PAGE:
After two decades of stumbling around the National League, the Cubs hired Leo Durocher to manage the team in October 1965. Famously, after the “College of Coaches” era, Durocher had to remind everyone that he wasn’t a “coach.” He said, at his introductory news conference:
If no announcement has been made about what my title is, I’m making it here and now. I’m the manager. I’m not a head coach. I’m the manager.
And Durocher got right to re-making his team. At the time, nearly 60 years ago, the field manager had a lot more influence over who was acquired and traded for the team.
In the last installment of this series, we covered the deal in which the Cubs acquired Randy Hundley and Bill Hands from the Giants in December 1965. When the calendar turned to 1966, the team wasn’t done dealing.
January 10: Acquired Wes Covington from the Phillies for Doug Clemens
Clemens was acquired in the Lou Brock deal in 1964 but never did much for the Cubs. Neither did Covington, who had been a pretty good player for the Phillies from 1963-65. He played in just nine games for the Cubs before he was released May 11. This happened to quite a number of players in the early Durocher era — if Durocher didn’t like you, you were gone.
March 30: Acquired Carl Warwick from the Orioles for Vic Roznovsky
Roznovsky had been a decent backup catcher for a couple of years. Warwick had played well in Houston and Baltimore in 1962 and 1963 but by this time was pretty much done, even though he was just 29. He played in just 16 games for the Cubs, the rest in the Cubs minor leagues in 1966, and he opted to retire after that season.
April 21: Acquired Fergie Jenkins, Adolfo Phillips and John Herrnstein from the Phillies for Bob Buhl and Larry Jackson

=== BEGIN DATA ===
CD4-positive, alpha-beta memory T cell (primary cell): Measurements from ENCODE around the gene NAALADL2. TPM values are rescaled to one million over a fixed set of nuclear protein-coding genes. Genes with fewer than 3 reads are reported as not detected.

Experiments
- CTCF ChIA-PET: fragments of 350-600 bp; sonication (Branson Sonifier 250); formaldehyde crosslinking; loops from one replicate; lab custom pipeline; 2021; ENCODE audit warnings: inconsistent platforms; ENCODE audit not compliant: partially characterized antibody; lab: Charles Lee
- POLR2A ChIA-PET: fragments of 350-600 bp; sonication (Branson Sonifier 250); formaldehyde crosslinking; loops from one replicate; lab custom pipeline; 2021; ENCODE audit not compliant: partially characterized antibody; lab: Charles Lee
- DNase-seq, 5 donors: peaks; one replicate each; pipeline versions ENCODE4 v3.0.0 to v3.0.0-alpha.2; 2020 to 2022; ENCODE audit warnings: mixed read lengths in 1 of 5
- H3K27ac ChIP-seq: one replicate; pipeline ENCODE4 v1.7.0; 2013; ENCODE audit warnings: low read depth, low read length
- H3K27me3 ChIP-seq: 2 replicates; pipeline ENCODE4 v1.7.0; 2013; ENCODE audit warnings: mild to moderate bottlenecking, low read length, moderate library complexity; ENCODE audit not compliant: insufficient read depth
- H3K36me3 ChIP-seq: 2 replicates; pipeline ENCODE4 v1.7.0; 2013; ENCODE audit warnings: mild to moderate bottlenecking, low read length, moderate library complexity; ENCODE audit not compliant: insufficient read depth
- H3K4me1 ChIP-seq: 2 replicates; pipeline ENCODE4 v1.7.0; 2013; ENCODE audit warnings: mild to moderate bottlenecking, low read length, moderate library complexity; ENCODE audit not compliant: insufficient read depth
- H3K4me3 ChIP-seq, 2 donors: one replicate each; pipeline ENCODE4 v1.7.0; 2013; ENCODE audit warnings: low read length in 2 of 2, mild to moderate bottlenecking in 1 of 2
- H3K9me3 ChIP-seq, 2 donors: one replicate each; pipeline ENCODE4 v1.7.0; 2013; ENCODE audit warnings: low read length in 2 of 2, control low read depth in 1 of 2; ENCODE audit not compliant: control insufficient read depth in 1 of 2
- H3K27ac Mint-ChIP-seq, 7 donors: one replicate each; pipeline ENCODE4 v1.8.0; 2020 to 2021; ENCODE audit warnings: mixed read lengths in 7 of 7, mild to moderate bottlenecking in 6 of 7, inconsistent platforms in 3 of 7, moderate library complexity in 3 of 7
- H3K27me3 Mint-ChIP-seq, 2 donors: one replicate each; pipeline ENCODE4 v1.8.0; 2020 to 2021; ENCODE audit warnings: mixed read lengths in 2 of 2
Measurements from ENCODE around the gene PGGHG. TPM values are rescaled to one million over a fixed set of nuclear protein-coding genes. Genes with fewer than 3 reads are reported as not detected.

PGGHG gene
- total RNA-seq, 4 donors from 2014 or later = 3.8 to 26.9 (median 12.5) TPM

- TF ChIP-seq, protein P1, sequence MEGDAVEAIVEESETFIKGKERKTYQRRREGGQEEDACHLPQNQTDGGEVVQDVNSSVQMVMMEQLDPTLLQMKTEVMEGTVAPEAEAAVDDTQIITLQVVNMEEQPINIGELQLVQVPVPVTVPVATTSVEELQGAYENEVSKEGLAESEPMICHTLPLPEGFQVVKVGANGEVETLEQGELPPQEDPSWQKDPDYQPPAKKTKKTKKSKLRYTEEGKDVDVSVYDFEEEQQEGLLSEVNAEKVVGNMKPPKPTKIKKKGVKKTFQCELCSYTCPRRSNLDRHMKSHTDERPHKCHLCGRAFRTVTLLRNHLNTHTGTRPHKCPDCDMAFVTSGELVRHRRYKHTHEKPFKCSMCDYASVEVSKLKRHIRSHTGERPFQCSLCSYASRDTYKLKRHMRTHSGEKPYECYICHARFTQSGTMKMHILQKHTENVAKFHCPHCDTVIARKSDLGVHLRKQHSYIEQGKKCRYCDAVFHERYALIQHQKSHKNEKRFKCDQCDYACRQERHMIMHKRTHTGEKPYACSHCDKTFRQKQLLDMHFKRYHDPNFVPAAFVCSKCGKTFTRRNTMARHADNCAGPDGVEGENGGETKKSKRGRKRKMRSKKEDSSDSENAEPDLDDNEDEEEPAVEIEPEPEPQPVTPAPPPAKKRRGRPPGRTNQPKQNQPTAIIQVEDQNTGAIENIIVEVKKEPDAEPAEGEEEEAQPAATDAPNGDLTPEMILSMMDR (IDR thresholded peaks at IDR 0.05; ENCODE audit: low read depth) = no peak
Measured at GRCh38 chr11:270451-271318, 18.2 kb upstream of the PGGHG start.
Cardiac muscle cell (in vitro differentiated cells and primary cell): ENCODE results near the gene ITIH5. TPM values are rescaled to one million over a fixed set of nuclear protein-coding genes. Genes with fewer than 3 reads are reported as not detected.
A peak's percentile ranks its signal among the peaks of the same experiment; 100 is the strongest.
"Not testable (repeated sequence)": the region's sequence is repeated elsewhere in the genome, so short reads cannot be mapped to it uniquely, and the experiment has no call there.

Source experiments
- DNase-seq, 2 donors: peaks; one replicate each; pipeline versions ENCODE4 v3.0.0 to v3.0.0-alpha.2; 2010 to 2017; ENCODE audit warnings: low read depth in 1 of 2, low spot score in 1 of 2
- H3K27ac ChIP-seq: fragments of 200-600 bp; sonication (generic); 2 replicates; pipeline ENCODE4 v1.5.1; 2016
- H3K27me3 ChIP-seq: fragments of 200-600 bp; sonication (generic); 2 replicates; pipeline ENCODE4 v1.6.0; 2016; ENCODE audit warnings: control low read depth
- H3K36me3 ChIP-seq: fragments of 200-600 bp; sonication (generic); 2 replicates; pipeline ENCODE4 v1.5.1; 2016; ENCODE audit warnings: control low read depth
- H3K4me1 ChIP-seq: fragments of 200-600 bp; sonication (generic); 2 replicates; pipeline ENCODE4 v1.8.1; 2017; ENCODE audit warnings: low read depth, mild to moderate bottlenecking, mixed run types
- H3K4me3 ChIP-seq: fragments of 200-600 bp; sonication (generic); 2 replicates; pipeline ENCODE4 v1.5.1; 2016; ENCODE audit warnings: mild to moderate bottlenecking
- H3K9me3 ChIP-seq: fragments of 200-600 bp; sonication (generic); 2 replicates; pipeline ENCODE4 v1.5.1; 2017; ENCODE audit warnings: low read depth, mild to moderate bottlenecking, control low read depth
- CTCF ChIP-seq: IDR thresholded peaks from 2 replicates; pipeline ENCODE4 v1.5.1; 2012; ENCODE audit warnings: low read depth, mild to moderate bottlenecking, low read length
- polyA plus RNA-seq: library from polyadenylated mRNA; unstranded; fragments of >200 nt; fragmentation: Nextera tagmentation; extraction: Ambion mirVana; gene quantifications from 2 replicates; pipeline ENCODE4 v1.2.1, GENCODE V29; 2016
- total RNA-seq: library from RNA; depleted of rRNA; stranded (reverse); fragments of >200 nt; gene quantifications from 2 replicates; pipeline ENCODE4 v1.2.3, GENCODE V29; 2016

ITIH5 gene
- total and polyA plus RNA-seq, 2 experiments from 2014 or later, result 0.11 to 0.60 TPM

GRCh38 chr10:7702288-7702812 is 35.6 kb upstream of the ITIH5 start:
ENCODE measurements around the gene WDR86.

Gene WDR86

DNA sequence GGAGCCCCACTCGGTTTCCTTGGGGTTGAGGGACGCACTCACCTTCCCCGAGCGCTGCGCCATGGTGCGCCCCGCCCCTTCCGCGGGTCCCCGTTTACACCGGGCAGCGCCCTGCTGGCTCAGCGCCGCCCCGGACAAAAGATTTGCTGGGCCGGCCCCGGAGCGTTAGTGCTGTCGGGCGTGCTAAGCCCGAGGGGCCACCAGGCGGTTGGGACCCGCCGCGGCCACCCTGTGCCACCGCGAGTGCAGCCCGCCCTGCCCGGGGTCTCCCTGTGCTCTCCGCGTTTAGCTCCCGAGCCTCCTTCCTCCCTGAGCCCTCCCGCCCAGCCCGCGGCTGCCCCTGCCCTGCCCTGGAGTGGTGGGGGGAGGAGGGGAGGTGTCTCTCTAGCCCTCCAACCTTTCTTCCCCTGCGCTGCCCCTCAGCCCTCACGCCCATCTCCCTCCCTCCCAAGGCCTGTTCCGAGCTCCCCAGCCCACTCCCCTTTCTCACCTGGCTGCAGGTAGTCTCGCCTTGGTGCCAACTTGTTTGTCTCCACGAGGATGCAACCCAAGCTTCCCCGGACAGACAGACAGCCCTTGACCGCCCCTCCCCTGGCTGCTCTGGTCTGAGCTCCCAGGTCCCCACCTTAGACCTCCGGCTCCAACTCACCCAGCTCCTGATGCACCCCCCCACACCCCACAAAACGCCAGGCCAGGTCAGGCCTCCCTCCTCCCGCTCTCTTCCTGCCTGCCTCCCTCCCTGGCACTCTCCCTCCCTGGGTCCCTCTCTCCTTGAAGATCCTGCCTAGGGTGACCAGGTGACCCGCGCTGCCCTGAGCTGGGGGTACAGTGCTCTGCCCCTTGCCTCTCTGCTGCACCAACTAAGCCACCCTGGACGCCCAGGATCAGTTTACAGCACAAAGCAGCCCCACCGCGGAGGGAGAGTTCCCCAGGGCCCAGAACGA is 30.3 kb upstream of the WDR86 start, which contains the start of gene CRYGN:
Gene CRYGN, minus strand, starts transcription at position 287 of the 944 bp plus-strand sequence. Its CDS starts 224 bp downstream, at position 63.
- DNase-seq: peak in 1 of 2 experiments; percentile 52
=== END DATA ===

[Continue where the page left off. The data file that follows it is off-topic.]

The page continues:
This was the sort of deal the Cubs used to do in the other direction through much of the 1950s and 1960s — acquire veteran guys way past their sell-by dates for good prospects.
I don’t have to tell you about Jenkins, his Cubs career was magnificent, he’s in the Hall of Fame and continues to make appearances at Wrigley Field as a beloved elder statesman.
Phillips was ruined by Leo Durocher. He played well in 1966, batting .262/.348/.452 with 16 home runs and 32 stolen bases. It was the most steals in a season by any Cub in 36 years — since Kiki Cuyler had 37 in 1930. Phillips did a bit better in 1967, batting .268/.384/.458 with 17 home runs, 24 steals and 80 walks, and in a memorable doubleheader sweep of the Mets in June, went 6-for-9 with four home runs.
Fans loved him. But in 1968 his BA dropped — but then, so did everyone’s in the “Year of the Pitcher.” Then he started out 1969 batting just .224 in 28 games — but with a .424 OBP! He walked 16 times in 66 PA. Baseball folks didn’t pay attention to OBP back then so Phillips wound up benched, then traded to the Expos for Paul Popovich.
Popovich was useful, but a Phillips not knocked down by Durocher would have been better — in particular in center field in 1969, where Don Young was pretty much awful.
Still, from 1966-73 (after which Jenkins was traded), the two produced 60.5 bWAR for the Cubs. Buhl and Jackson combined for 10.8 bWAR for the Phillies. It was a fantastically good trade.
April 28: Acquired Billy Cowan from the Braves for Bobby Cox
Yes, THAT Bobby Cox, the one who later managed the Braves to many playoff appearances. Cox had spent a couple years in the Cubs system after being selected by them from the Dodgers in a minor league draft in 1964. He later played a couple years for the Yankees before his coaching/managing career began.
Cowan has appeared in this series before; after the Cubs sent him to the Mets for George Altman in January 1965, they traded him to the Braves in August of that year. He never played for the Cubs after this second acquisition. Instead... well, you’ll read about that below.